ourNHS

Brexit and the NHS - why we all must fight the racist discourse

Westminster promises to get even 'tougher on migration' risk damaging public health and the stability of our NHS.

Ruth Atkinson
1 July 2016
migrant child healthcare_1.jpg

Image: VivirLatino. Creative Commons Licensed.

The right-wing Leave campaign promoted anti-immigrant sentiment to achieve its political goals. The fallout has been the legitimisation of bare-faced racism. Immediately post-Brexit there has been a 57% rise in racist incidents. Those who swallowed right-wing scapegoating of immigrants for problems caused by austerity and mismanagement feel they have been given a platform to publicly abuse people.

Any implication that borders would be tightened represents opportunistic rhetoric.  In his post Brexit speeches, Boris recognised migrants' clear value to our economy, and he made no commitment to changing our immigration laws.

But now Boris is gone and we face the specture of Tory, and perhaps Labour, leadership candidates opportunistically ramping up the rhetoric over tightening our borders. New front runner Teresa May has already shown herself willing to do this.

DocsNotCops fights against racist discourse and laws that discriminate against the most vulnerable. 

We challenge the blame levelled at migrants for the government’s failings, in particular around the NHS. People in Britain are rightly proud of the NHS - but this pride was manipulated by the Leave campaign, who will ultimately not protect a public national health service.

Within hours of the result, Nigel Farage backtracked on his promise to inject an extra £350 million a week into the NHS.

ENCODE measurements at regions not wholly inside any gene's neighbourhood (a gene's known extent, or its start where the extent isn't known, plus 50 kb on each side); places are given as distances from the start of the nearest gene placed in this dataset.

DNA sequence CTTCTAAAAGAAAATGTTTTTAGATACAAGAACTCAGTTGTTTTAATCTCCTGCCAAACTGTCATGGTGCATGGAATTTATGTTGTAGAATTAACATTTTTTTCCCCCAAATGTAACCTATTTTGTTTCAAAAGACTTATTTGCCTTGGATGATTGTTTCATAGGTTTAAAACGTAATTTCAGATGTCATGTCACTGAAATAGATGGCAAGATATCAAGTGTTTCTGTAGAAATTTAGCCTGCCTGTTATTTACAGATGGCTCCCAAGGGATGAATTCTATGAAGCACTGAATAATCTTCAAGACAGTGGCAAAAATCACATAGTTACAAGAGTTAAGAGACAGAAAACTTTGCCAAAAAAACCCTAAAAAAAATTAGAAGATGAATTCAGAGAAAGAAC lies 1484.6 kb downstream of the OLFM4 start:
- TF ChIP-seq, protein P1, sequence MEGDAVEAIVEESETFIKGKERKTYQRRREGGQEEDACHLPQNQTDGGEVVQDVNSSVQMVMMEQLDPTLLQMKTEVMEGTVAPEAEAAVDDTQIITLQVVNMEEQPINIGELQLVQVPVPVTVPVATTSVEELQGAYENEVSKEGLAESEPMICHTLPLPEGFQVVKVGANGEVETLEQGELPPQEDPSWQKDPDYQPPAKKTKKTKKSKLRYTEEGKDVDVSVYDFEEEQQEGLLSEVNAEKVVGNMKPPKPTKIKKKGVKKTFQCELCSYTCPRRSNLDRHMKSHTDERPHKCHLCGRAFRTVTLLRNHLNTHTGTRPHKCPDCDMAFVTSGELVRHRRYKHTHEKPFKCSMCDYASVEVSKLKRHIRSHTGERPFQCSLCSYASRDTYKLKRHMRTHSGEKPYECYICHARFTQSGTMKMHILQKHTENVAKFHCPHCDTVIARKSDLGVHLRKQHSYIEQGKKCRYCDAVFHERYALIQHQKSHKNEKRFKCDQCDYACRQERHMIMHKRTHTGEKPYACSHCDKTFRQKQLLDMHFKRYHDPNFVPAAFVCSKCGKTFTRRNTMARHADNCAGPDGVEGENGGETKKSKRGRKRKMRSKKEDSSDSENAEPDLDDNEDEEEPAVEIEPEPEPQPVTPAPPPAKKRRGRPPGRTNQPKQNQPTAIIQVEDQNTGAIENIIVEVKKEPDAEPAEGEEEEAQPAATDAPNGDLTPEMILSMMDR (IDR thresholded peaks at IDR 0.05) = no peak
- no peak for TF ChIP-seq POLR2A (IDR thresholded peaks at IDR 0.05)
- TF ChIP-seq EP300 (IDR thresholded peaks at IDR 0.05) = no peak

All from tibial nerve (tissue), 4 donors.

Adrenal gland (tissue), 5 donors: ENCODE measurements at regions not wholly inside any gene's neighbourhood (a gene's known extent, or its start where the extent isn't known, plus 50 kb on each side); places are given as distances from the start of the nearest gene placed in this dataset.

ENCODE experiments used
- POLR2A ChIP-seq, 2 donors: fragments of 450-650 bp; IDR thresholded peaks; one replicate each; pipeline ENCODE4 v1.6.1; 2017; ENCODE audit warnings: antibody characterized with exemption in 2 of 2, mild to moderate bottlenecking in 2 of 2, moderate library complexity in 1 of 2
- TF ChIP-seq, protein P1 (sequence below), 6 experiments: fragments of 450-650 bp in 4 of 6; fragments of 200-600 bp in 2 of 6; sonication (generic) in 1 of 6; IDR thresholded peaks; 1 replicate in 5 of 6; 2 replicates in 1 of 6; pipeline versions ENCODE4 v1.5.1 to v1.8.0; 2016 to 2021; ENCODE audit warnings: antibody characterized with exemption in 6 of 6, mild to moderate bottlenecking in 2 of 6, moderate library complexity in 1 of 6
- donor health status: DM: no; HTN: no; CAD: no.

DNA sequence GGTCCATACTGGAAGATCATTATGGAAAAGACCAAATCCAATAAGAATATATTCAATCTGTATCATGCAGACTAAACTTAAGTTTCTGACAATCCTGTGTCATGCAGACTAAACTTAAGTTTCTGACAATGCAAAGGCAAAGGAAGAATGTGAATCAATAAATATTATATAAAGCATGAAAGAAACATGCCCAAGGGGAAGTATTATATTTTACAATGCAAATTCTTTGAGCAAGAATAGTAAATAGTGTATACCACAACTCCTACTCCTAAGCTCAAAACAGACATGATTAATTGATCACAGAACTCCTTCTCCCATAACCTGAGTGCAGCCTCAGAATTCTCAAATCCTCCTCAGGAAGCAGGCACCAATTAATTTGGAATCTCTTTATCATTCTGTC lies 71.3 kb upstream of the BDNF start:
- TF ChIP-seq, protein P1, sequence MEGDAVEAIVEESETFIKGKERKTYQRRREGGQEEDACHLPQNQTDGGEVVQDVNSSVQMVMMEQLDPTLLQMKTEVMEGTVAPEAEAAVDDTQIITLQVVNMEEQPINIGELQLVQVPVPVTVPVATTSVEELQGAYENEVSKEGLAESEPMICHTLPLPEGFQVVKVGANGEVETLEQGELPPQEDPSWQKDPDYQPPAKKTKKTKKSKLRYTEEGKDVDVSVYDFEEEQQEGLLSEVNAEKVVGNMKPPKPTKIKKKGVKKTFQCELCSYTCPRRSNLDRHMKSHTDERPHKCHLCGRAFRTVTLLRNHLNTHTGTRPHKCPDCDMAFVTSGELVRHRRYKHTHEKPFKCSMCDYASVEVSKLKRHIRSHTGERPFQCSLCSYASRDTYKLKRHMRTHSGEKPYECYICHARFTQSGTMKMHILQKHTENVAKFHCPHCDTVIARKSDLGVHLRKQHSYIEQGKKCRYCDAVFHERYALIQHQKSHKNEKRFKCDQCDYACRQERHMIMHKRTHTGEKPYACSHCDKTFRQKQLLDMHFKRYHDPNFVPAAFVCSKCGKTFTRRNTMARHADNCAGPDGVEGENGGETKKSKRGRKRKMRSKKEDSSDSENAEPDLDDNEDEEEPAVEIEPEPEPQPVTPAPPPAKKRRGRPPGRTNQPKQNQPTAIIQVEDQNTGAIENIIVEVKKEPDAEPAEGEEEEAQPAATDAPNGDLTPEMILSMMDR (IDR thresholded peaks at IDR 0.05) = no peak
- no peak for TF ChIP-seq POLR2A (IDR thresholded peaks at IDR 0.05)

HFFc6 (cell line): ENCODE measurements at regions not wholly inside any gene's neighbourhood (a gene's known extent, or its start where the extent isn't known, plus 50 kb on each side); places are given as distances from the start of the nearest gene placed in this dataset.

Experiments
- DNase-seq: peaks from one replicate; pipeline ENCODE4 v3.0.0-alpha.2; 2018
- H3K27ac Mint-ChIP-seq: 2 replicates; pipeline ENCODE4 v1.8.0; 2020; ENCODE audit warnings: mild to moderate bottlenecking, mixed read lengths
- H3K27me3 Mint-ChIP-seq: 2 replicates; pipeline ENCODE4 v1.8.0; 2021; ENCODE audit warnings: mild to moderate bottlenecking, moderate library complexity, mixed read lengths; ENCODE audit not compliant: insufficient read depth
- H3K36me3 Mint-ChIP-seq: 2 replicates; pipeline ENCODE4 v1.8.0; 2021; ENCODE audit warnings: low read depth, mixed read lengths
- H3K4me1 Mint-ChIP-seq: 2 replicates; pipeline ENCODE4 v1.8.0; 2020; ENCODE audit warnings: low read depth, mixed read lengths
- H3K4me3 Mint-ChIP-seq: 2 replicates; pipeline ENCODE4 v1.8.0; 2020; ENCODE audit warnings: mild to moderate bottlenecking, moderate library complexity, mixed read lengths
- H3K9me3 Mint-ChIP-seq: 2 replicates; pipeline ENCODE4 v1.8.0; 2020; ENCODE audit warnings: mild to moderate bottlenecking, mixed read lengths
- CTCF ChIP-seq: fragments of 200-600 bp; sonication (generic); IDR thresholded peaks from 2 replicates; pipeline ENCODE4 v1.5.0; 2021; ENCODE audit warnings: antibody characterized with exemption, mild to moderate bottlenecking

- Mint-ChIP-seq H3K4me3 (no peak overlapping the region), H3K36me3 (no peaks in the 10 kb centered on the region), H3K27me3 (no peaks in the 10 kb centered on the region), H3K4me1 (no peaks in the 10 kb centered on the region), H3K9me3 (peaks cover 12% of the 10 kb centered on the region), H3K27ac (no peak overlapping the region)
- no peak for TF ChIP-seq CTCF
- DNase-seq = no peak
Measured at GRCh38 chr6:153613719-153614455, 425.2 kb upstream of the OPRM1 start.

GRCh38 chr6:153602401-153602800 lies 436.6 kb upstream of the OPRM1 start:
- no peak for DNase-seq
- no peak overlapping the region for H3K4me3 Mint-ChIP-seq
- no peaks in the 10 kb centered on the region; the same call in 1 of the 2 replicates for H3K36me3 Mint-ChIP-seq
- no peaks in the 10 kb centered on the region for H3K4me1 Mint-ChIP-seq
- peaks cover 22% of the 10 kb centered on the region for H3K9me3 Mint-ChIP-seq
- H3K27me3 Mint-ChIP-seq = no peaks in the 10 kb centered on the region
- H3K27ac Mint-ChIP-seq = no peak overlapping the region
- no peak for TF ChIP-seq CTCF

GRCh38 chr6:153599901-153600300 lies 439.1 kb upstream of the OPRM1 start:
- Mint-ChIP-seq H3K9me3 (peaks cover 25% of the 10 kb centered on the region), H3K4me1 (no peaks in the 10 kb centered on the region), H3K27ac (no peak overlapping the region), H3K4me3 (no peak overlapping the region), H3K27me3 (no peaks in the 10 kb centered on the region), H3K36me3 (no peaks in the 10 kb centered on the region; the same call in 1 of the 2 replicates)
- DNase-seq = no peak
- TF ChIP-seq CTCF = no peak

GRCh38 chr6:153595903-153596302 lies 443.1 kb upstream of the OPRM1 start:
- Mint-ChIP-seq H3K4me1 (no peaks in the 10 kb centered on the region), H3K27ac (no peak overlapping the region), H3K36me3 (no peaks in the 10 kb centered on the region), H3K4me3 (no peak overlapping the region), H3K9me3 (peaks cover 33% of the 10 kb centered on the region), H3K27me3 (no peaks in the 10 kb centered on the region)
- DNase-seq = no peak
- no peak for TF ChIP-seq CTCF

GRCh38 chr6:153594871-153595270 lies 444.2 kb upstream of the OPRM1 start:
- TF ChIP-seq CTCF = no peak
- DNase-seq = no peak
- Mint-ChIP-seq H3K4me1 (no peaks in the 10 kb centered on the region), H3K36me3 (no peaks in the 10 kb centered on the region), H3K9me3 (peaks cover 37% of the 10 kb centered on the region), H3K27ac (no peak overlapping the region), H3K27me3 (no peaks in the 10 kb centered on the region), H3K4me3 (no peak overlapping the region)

And now Oliver Letwin - who declared that ‘the NHS will not exist within 5 years of a Conservative government’ ,wrote a blueprint for privatising the NHS, and is widely thought to be behind the 2012 act - has been appointed to lead the Conservatives’ Brexit unit. 

We recognise that people had various reasons to vote Leave. Out of the chaos that has ensued, we would like to propose our hopes for the future: healthcare should be free at the point of use for all, to protect public health and the NHS’s founding principles.

Patients should not be discriminated against on the basis of their nationality which, in the absence of adequate training, is often conflated with race, surname or accent. Healthcare workers should not be forced to work as border guards. So-called ‘health tourism’ should be recognised as a fallacy: in the NHS, a migrant is more likely to treat you than be ahead of you in the queue.

 

As well as being wary of the new legislation that could emerge from Brexit, we need to focus on healing the wounds that the referendum has laid bare. We are a nation divided; we must work together to find unity. At the recent Annual Representatives meeting, the BMA voted to denounce the Immigration Act and promote the value that migrant workers bring to the NHS. DocsNotCops hopes to build on this important support to protect migrants’ rights at this difficult time and ultimately repeal the Immigration Act.

How do we work after coronavirus?

The pandemic has profoundly changed our working lives. Millions have lost their jobs; others have had no choice but to continue working at great risk to their health. Many more have shouldered extra unpaid labour such as childcare.

Work has also been redefined. Some workers are defined as 'essential' – but most of them are among the lowest-paid in our societies.

Could this be an opportunity?

Amid the crisis, there has been a rise in interest in radical ideas, from four-day weeks to universal basic income.

Join us on 5pm UK time on 20 August as we discuss whether the pandemic might finally be a moment for challenging our reliance on work.

In conversation:

Sarah Jaffe, journalist and author of 'Work Won't Love You Back: How Devotion to Our Jobs Keeps Us Exploited, Exhausted, and Alone', due to be published next year.

Amelia Horgan, academic and author of 'Lost in Work: Escaping Capitalism', also due to be published next year.

Chair: Alice Martin, advisory board member of Autonomy, a think tank dedicated to the future of work.

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